Dr Hilary slams Michael O'Leary's claims that Ryanair passengers are safe from coronavirus

THE arguments for safe flying during the coronavirus pandemic made by the boss of Ryanair have been torn apart by Dr Hilary Jones.

The doctor appeared on Good Morning Britain to criticise the statements made by Michael O'Leary earlier in the programme, which included social distancing, the use of masks and air filters.

⚠️ Read our coronavirus live blog for the latest news & updates

Mr O'Leary claimed that social distancing is not needed on planes because the seat in front acts as "a blockage" and that face masks were mandatory on all flights.

He has also pointed out that the Ryanair planes have all been fitted withhospital grade HEPA filters, to help to curb the spread of the virus.

Dr Hilary said in response: "I listened to that interview and I thought of so many loopholes in what Michael O'Leary was saying.

"The HEPA filters on aircraft do not filter out the virus – the virus is too small, people aren't socially distancing, you can see they're not, and they're taking their masks off to have a drink of coffee or tea.

"He didn't mention toilets at all and we know that the virus can be transmitted not just through respiratory means but also through the oral fecal route and he didn't mention hands touching aircraft seats and armrests."

Earlier on in the programme, when Mr O'Leary was talking about mandatory face masks, host Susanna Reid questioned how that would be enforced on in the air especially if Ryanair is still serving food and drinks onboard.

Mr O'Leary said passengers will have to use "common sense" and are allowed to "lower their face mask" to take a drink.

Susanna raised the issue that if someone coughed or sneezed while they were taking a drink or a bite of food with their face masks lowered then wearing them is "pointless".

Mr O'Leary disagreed and said:"Well it's not. You are wearing the face mask when you are boarding the aircraft, while at the boarding gate, when you are mixing with other passengers.

"While you are sitting in an aircraft seat… there are studies that show that the seat, the seat in front of you, acts as a blockage."

Mr O'Leary added: "If we have 100 per cent of people wearing face masks, our cabin crew are wearing face masks – those are measures that are recommended both by the WHO and ECDC to allow people to travel safely on aircrafts."

A clip from inside a Ryanair flight was played on Good Morning Britain and showed passengers standing shoulder-to-shoulder on the crowded aircraft.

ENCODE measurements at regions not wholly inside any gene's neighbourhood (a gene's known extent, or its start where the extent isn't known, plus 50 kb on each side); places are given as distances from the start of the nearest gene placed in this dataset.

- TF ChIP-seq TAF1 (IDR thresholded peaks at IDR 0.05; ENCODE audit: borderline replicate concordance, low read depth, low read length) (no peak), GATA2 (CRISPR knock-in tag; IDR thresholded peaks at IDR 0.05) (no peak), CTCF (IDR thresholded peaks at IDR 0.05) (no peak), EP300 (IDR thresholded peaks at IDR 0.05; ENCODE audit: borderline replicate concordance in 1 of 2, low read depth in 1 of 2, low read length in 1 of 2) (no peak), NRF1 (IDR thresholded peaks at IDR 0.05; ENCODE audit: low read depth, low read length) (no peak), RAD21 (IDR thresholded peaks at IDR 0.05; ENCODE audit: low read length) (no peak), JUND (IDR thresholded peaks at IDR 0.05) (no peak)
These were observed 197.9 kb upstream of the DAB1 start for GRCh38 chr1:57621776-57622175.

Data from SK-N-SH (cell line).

Susanna said they were "on top of each other".

Mr O'Leary hit back: "They are not on top of each other they are sitting on the aircraft wearing face masks."

He added: "We need to get back to some degree of normality.

"We will not allow you to board unless you are wearing a face mask."

The Ryanair boss has been critical of the UK government's 14-day quarantine rules.

He said on Sky News this morning: "I think it's irritating that the government is causing a huge amount of this damage with its badly thought out quarantine measures – which are not a quarantine.

"By filling in forms at airport which are then thrown in the bin and not followed up but they are deterring visitors who are coming in June and July and August.

"These badly thought out and badly implemented policies, which have no effect on Covid, are doing untold damage to British tourism, British jobs and the wider British economy.

"We need to get this stupid quarantine lifted."

The government is set to outline later this week which countries will be on the safe list – meaning people won't have to stay home for 14 days when they arrive in the UK.

The air bridges – also known as travel corridors – will be set up with other countries with lower levels of infection.

The rules will apply to anyone coming in via plane, rail or boat.

 

 

CORONAVIRUS CRISIS – STAY IN THE KNOW

Don't miss the latest news and figures – and essential advice for you and your family.

To receive The Sun’s Coronavirus newsletter in your inbox every tea time, sign up here.

To follow us on Facebook, simply ‘Like’ our Coronavirus page.

Get Britain’s best-selling newspaper delivered to your smartphone or tablet each day – find out more

Source: Read Full Article